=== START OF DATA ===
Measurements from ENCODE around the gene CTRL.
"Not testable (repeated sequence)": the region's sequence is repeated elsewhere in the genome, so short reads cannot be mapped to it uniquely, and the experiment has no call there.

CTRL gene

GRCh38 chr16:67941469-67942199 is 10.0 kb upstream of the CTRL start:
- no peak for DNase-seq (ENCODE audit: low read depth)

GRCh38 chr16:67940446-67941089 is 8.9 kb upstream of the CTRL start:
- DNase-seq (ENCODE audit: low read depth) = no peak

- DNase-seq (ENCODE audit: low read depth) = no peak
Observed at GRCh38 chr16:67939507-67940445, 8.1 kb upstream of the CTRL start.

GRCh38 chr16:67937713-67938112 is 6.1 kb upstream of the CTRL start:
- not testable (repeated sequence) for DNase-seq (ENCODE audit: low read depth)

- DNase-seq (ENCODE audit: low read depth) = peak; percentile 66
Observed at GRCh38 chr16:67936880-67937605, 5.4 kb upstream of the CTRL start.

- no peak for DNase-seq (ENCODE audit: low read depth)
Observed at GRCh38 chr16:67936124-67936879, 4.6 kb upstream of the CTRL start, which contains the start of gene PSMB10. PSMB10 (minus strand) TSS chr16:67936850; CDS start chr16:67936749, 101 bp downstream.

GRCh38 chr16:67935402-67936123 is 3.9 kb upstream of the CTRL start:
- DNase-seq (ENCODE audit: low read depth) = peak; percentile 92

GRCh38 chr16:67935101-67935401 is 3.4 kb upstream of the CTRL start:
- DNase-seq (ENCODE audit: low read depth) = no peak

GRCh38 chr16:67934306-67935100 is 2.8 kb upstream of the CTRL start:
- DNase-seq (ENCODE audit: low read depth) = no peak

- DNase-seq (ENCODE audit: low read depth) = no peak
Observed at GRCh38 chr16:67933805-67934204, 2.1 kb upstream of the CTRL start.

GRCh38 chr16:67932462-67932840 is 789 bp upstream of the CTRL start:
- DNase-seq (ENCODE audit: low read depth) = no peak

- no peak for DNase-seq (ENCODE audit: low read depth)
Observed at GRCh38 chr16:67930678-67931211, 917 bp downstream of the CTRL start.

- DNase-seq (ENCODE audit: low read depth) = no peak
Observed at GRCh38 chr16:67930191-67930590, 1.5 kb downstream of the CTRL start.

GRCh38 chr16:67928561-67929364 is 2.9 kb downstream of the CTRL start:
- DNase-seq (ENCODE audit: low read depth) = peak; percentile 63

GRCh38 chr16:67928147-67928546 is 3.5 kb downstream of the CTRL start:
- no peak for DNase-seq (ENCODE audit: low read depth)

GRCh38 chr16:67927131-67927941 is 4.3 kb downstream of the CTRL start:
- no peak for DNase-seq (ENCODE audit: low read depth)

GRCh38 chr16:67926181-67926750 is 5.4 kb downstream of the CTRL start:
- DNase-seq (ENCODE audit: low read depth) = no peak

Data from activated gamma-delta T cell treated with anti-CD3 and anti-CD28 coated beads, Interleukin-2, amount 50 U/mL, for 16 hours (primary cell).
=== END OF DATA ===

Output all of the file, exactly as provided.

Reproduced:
Measurements from ENCODE around the gene CTRL.
"Not testable (repeated sequence)": the region's sequence is repeated elsewhere in the genome, so short reads cannot be mapped to it uniquely, and the experiment has no call there.

CTRL gene

GRCh38 chr16:67941469-67942199 is 10.0 kb upstream of the CTRL start:
- no peak for DNase-seq (ENCODE audit: low read depth)

GRCh38 chr16:67940446-67941089 is 8.9 kb upstream of the CTRL start:
- DNase-seq (ENCODE audit: low read depth) = no peak

- DNase-seq (ENCODE audit: low read depth) = no peak
Observed at GRCh38 chr16:67939507-67940445, 8.1 kb upstream of the CTRL start.

GRCh38 chr16:67937713-67938112 is 6.1 kb upstream of the CTRL start:
- not testable (repeated sequence) for DNase-seq (ENCODE audit: low read depth)

- DNase-seq (ENCODE audit: low read depth) = peak; percentile 66
Observed at GRCh38 chr16:67936880-67937605, 5.4 kb upstream of the CTRL start.

- no peak for DNase-seq (ENCODE audit: low read depth)
Observed at GRCh38 chr16:67936124-67936879, 4.6 kb upstream of the CTRL start, which contains the start of gene PSMB10. PSMB10 (minus strand) TSS chr16:67936850; CDS start chr16:67936749, 101 bp downstream.

GRCh38 chr16:67935402-67936123 is 3.9 kb upstream of the CTRL start:
- DNase-seq (ENCODE audit: low read depth) = peak; percentile 92

GRCh38 chr16:67935101-67935401 is 3.4 kb upstream of the CTRL start:
- DNase-seq (ENCODE audit: low read depth) = no peak

GRCh38 chr16:67934306-67935100 is 2.8 kb upstream of the CTRL start:
- DNase-seq (ENCODE audit: low read depth) = no peak

- DNase-seq (ENCODE audit: low read depth) = no peak
Observed at GRCh38 chr16:67933805-67934204, 2.1 kb upstream of the CTRL start.

GRCh38 chr16:67932462-67932840 is 789 bp upstream of the CTRL start:
- DNase-seq (ENCODE audit: low read depth) = no peak

- no peak for DNase-seq (ENCODE audit: low read depth)
Observed at GRCh38 chr16:67930678-67931211, 917 bp downstream of the CTRL start.

- DNase-seq (ENCODE audit: low read depth) = no peak
Observed at GRCh38 chr16:67930191-67930590, 1.5 kb downstream of the CTRL start.

GRCh38 chr16:67928561-67929364 is 2.9 kb downstream of the CTRL start:
- DNase-seq (ENCODE audit: low read depth) = peak; percentile 63

GRCh38 chr16:67928147-67928546 is 3.5 kb downstream of the CTRL start:
- no peak for DNase-seq (ENCODE audit: low read depth)

GRCh38 chr16:67927131-67927941 is 4.3 kb downstream of the CTRL start:
- no peak for DNase-seq (ENCODE audit: low read depth)

GRCh38 chr16:67926181-67926750 is 5.4 kb downstream of the CTRL start:
- DNase-seq (ENCODE audit: low read depth) = no peak

Data from activated gamma-delta T cell treated with anti-CD3 and anti-CD28 coated beads, Interleukin-2, amount 50 U/mL, for 16 hours (primary cell).